With business booming through the pandemic, MSL Germany’s biggest challenge was keeping staff happy and remote recruiting, which it tackled by considerably upping internal communications across the business. Diversity and inclusion is at the heart of the agency: it is led by the only minority CEO of a network agency in Germany, born in the Philippines, and a quarter of staff members have parents who were born outside of Germany. The management board consists of four women and four men, with LGBTQ representation. Salazar is a member of the advisory board of Beyond Gender Agenda, an initiative which aims to integrate D&I into leading listed and medium-sized companies in Germany., while MD Birgit Söllner is an active member of the Working Moms non-profit network for high-profile working mothers in Germany.
MSL Germany introduced digital thought leadership in 2020, running MSL Insights sessions on Zoom that addressed a range of topics around communications and the pandemic. Campaign highlights included the German launch of Disney+, helping Mastercard ride the new wave of contactless payments, supporting Bosch Siemens Home appliances during the lockdown-induced home cooking boom, and introducing the the German government’s official Covid app with the Robert Koch Institut.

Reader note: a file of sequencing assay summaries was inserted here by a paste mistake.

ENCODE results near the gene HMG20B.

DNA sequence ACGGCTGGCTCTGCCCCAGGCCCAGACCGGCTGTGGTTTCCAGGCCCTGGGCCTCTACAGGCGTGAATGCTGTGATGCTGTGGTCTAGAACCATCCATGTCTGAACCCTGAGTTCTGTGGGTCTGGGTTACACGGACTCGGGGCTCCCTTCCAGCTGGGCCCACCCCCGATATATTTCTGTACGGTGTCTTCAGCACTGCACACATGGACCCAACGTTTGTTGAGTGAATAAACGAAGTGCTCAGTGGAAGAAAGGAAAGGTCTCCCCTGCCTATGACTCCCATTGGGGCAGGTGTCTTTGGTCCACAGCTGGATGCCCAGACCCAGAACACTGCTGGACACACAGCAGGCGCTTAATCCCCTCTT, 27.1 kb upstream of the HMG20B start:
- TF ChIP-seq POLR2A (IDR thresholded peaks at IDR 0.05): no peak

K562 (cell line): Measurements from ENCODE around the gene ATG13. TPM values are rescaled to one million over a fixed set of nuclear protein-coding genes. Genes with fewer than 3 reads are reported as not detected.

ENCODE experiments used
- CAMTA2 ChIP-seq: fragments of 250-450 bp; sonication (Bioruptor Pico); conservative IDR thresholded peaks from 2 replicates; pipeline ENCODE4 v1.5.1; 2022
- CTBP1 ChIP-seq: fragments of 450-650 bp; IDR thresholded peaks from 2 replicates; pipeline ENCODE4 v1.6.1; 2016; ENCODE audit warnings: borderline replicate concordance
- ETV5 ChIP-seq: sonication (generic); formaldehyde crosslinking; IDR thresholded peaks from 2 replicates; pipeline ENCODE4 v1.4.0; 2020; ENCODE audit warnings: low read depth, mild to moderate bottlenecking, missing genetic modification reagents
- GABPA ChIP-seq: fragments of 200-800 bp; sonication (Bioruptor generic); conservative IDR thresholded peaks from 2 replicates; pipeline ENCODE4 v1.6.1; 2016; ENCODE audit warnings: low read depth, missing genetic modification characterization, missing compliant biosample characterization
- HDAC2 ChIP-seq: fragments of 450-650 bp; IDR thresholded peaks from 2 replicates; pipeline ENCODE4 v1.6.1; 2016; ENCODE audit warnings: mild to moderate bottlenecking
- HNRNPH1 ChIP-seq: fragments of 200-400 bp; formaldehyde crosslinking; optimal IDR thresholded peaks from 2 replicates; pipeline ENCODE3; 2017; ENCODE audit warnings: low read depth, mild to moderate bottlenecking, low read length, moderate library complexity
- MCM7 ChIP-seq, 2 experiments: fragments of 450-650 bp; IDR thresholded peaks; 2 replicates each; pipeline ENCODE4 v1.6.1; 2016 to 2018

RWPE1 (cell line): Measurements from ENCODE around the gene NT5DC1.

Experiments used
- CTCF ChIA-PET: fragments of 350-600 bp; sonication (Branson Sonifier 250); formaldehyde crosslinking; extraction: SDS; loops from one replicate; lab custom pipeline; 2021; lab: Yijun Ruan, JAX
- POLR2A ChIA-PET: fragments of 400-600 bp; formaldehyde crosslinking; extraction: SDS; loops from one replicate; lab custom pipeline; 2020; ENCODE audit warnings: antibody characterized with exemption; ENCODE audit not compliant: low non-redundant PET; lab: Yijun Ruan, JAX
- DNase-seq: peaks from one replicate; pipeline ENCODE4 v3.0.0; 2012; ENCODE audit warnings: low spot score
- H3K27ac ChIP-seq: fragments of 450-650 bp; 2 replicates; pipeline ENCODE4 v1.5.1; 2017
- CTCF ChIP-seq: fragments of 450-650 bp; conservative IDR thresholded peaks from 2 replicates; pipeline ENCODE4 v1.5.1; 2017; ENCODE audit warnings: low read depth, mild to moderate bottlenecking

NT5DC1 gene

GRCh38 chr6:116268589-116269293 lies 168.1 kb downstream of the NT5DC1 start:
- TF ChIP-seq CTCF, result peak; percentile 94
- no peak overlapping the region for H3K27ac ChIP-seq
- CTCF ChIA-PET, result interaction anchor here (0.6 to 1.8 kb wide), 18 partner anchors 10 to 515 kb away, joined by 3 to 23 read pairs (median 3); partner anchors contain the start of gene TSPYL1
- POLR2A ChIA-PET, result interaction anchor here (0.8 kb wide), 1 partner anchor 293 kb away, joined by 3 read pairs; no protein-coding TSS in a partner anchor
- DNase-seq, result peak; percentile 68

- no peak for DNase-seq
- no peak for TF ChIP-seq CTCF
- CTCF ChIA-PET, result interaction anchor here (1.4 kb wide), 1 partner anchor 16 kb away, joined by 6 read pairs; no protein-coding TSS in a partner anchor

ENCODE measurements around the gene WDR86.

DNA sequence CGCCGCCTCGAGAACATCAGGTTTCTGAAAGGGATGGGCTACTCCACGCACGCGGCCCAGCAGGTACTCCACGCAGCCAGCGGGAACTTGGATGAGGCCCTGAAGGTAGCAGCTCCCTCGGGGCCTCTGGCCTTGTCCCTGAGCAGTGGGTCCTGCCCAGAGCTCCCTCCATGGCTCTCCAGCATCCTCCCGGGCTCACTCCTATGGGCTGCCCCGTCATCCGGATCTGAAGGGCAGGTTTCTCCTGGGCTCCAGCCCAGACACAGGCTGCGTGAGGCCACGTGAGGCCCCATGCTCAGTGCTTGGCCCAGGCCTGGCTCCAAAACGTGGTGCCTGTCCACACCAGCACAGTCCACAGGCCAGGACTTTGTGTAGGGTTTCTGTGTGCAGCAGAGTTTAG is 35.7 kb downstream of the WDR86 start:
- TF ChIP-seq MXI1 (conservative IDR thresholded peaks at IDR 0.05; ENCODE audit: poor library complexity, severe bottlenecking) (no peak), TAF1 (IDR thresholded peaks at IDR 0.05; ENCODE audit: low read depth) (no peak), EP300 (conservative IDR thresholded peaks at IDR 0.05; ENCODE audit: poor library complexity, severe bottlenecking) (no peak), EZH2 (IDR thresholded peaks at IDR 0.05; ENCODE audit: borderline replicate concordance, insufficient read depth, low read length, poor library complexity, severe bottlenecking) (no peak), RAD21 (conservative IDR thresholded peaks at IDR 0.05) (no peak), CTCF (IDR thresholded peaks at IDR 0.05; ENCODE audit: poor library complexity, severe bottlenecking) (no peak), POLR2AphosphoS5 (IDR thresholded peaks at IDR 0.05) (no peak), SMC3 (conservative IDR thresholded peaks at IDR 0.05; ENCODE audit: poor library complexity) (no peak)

— Maja Pawinska Sims
The world’s largest publicly-held PR agency, Weber Shandwick has been a force in Germany since its formation 20 years ago. The firm is equally well known for its work in brand-building and corporate reputation management and public affairs, has strength in both the healthcare and technology sectors, and also has established itself as a leader in digital and social media and data and analytics.
Weber Shandwick has four offices in Germany: Berlin (primarily a public affairs business); Cologne, Frankfurt and Munich, with more than 150 people across the nation. The firm also has operations in Switzerland.